• Recognize any economic advantages or disadvantages to the spouses stemming from the marriage or its breakdown;
  • Distribute any financial consequences stemming from the care of any children between the spouses (above and beyond any child support obligations);
  • Relieve any economic hardship that may result to either spouse due to the breakdown of the marriage; and
  • Promote the economic self-sufficiency of each spouse within a reasonable period of time (as much as this is possible).

The Wife’s Appeal

The wife appealed the original trial decision, arguing that the trial judge had erred in upholding the terms of the cohabitation agreement because the release of spousal support was not in compliance with the Divorce Act.

The wife argued that the original trial judge did not consider several important facts when he went through the Miglin analysis. She claimed, among other things, that:

  • there was a power imbalance between her and her husband;
  • she had not discussed spousal support with him;
  • the financial disclosure had been incomplete;
  • she had not obtained independent legal advice (but that she had not been coerced);
  • the agreement did not comply with the overall objectives of the Divorce Act, both at the time of signing and at the time of her request for support because of the length of their relationship (18 years), the fact that she bore primary responsibility for the two children, and because the husband’s income exceeded hers.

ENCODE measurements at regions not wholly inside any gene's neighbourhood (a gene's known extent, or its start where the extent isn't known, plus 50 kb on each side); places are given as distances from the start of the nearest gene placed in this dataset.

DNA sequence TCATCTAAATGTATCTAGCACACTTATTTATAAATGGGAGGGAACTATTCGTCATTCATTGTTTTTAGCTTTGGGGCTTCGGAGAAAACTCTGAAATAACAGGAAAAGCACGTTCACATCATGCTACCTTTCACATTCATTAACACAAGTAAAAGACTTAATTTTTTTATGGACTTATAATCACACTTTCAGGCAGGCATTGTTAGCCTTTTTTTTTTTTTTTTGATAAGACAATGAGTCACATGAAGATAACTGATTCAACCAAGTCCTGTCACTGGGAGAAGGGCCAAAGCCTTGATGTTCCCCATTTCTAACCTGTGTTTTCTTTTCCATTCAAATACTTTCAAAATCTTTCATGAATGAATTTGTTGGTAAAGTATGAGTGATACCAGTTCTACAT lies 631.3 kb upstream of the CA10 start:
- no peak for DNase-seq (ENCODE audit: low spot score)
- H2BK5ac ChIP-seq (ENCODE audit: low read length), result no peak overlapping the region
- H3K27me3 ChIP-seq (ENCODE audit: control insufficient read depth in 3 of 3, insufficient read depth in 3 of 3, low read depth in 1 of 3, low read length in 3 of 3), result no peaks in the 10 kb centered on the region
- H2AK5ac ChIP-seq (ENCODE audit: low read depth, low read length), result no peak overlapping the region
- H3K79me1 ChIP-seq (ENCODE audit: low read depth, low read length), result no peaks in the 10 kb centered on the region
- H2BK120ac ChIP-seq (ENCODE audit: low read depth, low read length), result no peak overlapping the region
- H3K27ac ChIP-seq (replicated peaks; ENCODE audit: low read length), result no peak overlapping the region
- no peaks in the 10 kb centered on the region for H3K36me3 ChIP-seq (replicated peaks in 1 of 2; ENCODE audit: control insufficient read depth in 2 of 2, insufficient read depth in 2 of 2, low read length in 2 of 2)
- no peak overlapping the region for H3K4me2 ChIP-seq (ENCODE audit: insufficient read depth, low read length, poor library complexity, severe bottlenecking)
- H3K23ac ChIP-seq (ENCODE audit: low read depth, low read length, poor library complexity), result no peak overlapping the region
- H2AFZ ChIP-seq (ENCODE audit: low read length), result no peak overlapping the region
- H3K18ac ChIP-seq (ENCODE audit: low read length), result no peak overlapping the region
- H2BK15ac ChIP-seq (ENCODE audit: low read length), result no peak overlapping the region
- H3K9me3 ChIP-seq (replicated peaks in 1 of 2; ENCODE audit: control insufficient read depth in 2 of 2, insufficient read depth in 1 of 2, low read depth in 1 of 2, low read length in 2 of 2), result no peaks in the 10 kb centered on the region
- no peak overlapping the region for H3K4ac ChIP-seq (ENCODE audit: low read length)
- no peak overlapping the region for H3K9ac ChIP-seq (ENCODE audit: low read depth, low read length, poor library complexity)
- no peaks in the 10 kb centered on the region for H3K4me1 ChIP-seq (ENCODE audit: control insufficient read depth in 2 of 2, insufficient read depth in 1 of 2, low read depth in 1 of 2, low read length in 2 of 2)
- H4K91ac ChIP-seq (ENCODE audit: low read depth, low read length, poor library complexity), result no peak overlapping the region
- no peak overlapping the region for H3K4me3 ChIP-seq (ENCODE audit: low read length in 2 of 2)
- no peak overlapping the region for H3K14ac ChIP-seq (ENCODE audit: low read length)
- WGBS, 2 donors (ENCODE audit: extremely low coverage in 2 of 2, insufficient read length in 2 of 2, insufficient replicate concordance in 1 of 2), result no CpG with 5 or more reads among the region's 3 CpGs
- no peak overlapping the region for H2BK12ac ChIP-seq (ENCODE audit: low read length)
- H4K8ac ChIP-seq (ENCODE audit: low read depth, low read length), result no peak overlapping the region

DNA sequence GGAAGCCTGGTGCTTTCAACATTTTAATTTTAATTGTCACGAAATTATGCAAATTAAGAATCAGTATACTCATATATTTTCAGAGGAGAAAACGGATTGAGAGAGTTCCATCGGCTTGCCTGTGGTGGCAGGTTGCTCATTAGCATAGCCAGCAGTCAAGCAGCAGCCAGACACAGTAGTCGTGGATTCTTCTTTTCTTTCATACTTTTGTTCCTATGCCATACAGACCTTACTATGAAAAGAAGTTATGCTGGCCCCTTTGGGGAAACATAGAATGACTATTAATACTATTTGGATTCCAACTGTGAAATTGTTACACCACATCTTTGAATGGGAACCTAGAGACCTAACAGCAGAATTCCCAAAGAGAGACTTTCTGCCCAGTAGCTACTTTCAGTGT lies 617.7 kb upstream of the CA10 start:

The Court of Appeal’s Decision

The Court of Appeal did not accept the wife’s arguments, stating that she had not shown any error of law or misapprehension of facts by the original trial judge.

The original trial judge had carefully applied the Miglin test and had made a number of findings:

  • the wife had been aware of the husband’s desire for a cohabitation agreement;
  • the couple had discussed the agreement before the wife even received a copy of it;
  • the wife had been aware of all of the husband’s sources of income and assets and had not pursued further disclosure;
  • the wife had skimmed over the agreement, reading some parts and omitting others;
  • there was no fraud, coercion, or duress;
  • even though she had been given six weeks to do so, the wife did not seek independent legal advice;
  • at the time the parties signed the agreement, the wife thought it was fair and had fairly outlined the discussions the parties had about the purchase of a home;
  • the agreement was in substantial compliance with the Divorce Act. Both parties had suffered economic disadvantages because of the marriage and even if the agreement did not exist, the wife would not have been entitled to spousal support.

The Court of Appeal found that these conclusions had been open to the trial judge to make based on the evidence that had been presented, and that the previous decision was entitled to deference from the Court of Appeal.

The wife’s appeal was dismissed with $12,000 in costs payable to the husband.

At Borden Family Law, we have been advising clients on cohabitation agreements, pre-nups and related issue for 17 years. Our practice is focused solely on family law, and over the years we have built a strong base of knowledge and experience in the nuances and specificities of separation, divorce, and spousal support issues. We rely on this focused experience to provide exceptional guidance to clients seeking assistance following the breakdown of their relationship. We serve clients in Oshawa, Ajax, Pickering, Brooklin, and the surrounding areas. To see how we can help you resolve your issue, call us at 905-576-6090 or contact us online.